Indiana: The headquarters relocation tax credit is assessed against the corporation's state tax liability. The credit can be up to 50 percent of the corporation's relocation costs.
Kentucky: The Kentucky Business Investment Program offers tax credits up to 100 percent of corporate income tax liability for up to 10 years. Enhanced incentives based on wages are available in certain counties for up to 15 years.
Louisiana: The Corporate Headquarters Relocation Program provides a 25 percent rebate over five years on facilities and relocation costs.
Missouri: The Missouri Works Program offers eligible corporations state tax credits (which are refundable, transferable, and saleable) or the retention of the state withholding tax on new jobs.
South Carolina: The corporate headquarters credit is a 20 percent credit against corporate income tax, based on the cost of the actual portion of the facility dedicated to the headquarters operation or direct lease costs for the first five years of operation. The credit potentially can eliminate corporate income taxes for 10 years.
Tennessee: The Super Job Tax Credit of $5,000 per job is available for companies establishing or expanding a regional, national, or international headquarters in the state with a capital investment of $10 million or more that creates 100 headquarter jobs paying at least 150 percent of Tennessee's average occupational wage.
Wisconsin: The refundable business development credit is based on the wages paid to eligible employees working in headquarters located within the state.
West Virginia: Corporations that relocate their headquarters to the state are eligible for tax credits that can offset up to 100 percent of their liability for business and occupation tax.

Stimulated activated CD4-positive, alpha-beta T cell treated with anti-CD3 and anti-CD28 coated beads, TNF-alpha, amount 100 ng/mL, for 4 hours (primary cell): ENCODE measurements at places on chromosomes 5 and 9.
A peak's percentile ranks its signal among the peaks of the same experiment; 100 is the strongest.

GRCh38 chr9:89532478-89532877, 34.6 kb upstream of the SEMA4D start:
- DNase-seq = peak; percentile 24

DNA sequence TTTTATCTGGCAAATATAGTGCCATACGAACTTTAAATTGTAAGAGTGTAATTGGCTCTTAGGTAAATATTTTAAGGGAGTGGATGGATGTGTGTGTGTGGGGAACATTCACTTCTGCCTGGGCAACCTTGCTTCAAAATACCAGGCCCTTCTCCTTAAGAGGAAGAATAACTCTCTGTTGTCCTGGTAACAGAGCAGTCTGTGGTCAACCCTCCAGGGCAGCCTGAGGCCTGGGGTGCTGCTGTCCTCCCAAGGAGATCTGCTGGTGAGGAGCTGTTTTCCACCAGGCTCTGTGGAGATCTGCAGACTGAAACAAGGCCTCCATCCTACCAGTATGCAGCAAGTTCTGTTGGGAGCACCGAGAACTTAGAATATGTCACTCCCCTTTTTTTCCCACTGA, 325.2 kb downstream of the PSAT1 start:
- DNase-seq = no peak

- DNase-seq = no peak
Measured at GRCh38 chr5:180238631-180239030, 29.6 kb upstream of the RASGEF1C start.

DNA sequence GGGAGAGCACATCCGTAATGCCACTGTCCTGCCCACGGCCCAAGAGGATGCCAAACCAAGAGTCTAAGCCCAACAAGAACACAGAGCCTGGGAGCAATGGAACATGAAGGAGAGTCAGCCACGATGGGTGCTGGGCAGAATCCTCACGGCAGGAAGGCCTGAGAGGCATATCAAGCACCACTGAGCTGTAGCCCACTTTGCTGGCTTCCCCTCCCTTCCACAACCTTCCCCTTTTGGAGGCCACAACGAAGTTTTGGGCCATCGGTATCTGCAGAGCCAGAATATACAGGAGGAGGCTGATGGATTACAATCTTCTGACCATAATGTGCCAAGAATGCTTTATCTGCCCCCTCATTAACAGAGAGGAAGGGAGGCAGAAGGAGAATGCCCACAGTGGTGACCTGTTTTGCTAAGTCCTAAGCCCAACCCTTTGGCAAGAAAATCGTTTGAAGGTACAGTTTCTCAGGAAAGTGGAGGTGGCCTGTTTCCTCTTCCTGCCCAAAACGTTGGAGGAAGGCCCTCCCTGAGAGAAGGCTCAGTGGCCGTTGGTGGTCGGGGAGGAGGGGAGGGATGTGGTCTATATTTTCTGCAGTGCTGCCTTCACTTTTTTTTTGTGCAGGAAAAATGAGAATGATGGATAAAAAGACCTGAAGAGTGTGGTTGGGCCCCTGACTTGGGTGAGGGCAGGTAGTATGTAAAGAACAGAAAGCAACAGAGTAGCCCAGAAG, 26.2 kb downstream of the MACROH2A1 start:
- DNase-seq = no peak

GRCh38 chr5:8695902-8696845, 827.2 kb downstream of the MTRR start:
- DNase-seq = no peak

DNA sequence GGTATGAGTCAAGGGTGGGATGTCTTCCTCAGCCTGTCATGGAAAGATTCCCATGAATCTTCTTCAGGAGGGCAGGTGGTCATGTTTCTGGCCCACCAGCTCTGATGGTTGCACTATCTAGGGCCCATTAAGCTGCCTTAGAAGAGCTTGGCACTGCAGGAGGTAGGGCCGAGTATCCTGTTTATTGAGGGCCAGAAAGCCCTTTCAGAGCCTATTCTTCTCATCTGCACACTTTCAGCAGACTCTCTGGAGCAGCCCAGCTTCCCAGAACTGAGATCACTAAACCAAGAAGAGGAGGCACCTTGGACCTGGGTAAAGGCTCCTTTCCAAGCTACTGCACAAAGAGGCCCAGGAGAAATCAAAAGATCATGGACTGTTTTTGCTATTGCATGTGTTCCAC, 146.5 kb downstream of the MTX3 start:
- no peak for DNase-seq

Corporate headquarters incentives for all states generally require all of the following:
- A minimum capital investment in new or expanded headquarters facilities;
- A minimum number of new jobs that meet the state's "headquarters" definition; and
- Worldwide sales in excess of a specified threshold.
The location a corporation selects for its corporate headquarters can say a lot about its brand image. A long-lived company that is hoping to shake the perception of its being out of touch or past its prime might try to reposition itself by moving to a "hot," up-and-coming hub that reflects its priorities, such as the West Loop neighborhood in Chicago or the Silicon Beach area in Los Angeles. Case in point: When GE announced its move from Fairfield, Conn., to Boston, for example, its Chairman and CEO Jeff Immelt explained that the company wanted "to be at the center of an ecosystem that shares our aspirations. Greater Boston is home to 55 colleges and universities. Massachusetts spends more on research and development than any other region in the world, and Boston attracts a diverse, technologically fluent workforce focused on solving challenges for the world."
Selecting the most advantageous location for a corporate headquarters also can turn on the following factors:
The availability of financial incentives from state and local governments can play a substantial role in the relocation decision. Customer base: For some companies, it's vital to be near their current clients and future markets. With Boeing's move of its defense headquarters from St. Louis, Mo., to Washington, for example, the company will be in walking distance to the Pentagon.
Proximity to other facilities: It makes little sense for a corporation to move its headquarters to a location that is remote from its other facilities. When GE moved its headquarters to Boston, for example, it already had almost 5,000 employees in the state of Massachusetts.
Community relations: A corporation might choose to move its headquarters to a location where it already has established a solid working relationship with the nearby community (for example, the location of its manufacturing plant). Strong working relationships with local government agencies can smooth the way for abatements and incentives like tax increment financing.
Public infrastructure: Corporate headquarters are often the focal point of much business travel, with employees, customers, vendors, and others regularly commuting to and from the headquarters. Multiple transportation options are essential — hub airports, road and highway systems, and possibly ports. The company also should investigate the reliability and capacity of relevant utilities, including fiberoptic wiring.
Space needs: When determining space needs, a corporation must look at least 10 years forward. If necessary, is future expansion practicable at a site?
Look Before You Leap
Relocating corporate headquarters typically is a massive undertaking, and not one to take lightly. Before settling on a new location, a corporation must take the time to evaluate a wide range of factors based on the company's individual circumstances.